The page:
Harvard’s men’s and women’s cross country teams raced across the country on Friday, October 14. Just south of Madison, Wis., juniors Acer Iverson and Maia Ramsden led the Crimson teams in battle against some of the nation’s best at the Nuttycombe Invitational. On the East Coast, at the famed Van Cortlandt Park course in Manhattan, NY, sophomores Ella Gilson and Reed Pryor led another pair of Harvard teams to the ECAC Championships, taking on Ivy League rivals Princeton , Cornell and Yale along the way. The men’s teams finished 21st at Wisconsin and 8th at New York, while the women’s teams placed 5th at Nuttycombe and 29th at Van Cortlandt.
“Nuttycombe is probably the most competitive meeting of the pre-season before the start of the Championship season.” Iverson said. “We’re playing all the teams that will be at the nationals and all the individuals that will be there, so it’s a really good measure to see where we are right now and a great opportunity to understand what we need to work on in five weeks. from now on when we get to the NCAA National Championship.
The emergence of the Crimson’s top runners in the top tier of the entire NCAA offers a glimmer of hope for Harvard teams that had lost key elements from last year’s teams to be eligible. Iverson and junior Graham Banks headline the top male returners, while Ramsden returns once again as a vital point scorer.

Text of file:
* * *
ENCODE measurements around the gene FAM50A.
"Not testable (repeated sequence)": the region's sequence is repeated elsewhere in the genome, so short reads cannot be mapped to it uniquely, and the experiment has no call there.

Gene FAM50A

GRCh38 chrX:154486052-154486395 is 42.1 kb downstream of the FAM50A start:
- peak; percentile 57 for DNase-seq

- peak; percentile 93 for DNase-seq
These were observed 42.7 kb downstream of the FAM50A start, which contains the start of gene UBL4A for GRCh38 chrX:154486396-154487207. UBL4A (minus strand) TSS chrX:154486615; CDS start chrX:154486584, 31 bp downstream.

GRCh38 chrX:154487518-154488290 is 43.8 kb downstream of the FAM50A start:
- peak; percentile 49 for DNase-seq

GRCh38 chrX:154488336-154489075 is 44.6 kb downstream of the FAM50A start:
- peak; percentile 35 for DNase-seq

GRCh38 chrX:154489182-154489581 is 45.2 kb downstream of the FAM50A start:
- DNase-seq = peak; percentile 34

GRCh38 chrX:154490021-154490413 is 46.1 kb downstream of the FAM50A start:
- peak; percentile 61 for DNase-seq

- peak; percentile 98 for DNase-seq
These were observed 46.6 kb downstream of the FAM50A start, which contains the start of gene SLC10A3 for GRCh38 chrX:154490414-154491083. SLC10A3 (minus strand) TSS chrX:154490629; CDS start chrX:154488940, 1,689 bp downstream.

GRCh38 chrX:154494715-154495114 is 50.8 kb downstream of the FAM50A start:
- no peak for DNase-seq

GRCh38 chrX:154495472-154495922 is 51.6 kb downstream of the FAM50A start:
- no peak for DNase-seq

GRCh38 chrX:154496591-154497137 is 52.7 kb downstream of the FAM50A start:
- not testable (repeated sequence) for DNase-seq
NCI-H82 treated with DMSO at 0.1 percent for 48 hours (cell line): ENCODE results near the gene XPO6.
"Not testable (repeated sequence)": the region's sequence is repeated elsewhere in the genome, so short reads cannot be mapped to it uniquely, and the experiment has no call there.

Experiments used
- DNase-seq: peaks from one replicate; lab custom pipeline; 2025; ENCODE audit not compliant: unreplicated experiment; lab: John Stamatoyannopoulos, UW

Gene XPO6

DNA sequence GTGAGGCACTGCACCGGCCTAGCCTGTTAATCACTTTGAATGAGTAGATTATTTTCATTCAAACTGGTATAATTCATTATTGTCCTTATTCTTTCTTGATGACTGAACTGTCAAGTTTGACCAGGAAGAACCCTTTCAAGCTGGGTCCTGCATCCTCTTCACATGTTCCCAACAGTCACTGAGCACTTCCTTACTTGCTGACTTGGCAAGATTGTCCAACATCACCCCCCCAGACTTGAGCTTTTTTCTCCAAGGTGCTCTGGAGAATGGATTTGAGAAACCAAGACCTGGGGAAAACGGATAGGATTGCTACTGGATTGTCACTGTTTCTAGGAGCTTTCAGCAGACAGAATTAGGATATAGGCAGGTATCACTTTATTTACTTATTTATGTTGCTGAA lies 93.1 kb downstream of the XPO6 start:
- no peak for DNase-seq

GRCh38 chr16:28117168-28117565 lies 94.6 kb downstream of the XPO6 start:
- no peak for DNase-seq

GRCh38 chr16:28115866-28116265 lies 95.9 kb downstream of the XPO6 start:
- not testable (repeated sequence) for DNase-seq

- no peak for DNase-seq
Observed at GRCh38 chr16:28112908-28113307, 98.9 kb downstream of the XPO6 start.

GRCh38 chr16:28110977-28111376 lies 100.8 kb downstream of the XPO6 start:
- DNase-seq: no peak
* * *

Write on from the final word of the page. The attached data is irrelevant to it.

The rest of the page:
Iverson and Banks battled it out with a talented top pack in the 8K at Nuttycombe, which included American U20 5,000 meter record holder Nico Young of Northern Arizona University and European U23 cross country champion Charles Hicks of Stanford . Iverson was 8th in 23:22.1, just 10 seconds behind Stanford and Young’s top finisher Ky Robinson in second, while Banks finished close in 26th in 23:31.5. On the women’s side, Ramsden placed 7th in the 6K in 20:04.5 against a field led by NCAA champion in the 1,500 and 5,000 meters Katelyn Tuohy.
The move to running in the top tier of the NCAA is a new but exciting experience for these top returners, especially in terms of running strategy.
“I think in a lot of ways for cross-country running in front of you makes your life easier,” Ramsden said. “I don’t think it’s easier per se, but from a tactical point of view. It’s a lot less mentally taxing to have the goal of being stuck with girls leading because once you have [outside the front 30 runners] it gets tricky; you kind of feel like you’re swimming in people until the end of the race, whereas at the start of a big race, if you know you can hang on with that top pack, you can figure out your plan of game.
Nevertheless, it seems easy to get overwhelmed by all the distinctions that make up this top group. On this topic, Iverson described how having a mindset focused on the race itself is essential for successful execution of the race.
“When you’re in the moment, you can’t think about…who these people are [in front of you] are,” Iverson said. “If you trust your training, you know you’re comfortable there and you can be there, and that’s the most important part of staying focused and executing.”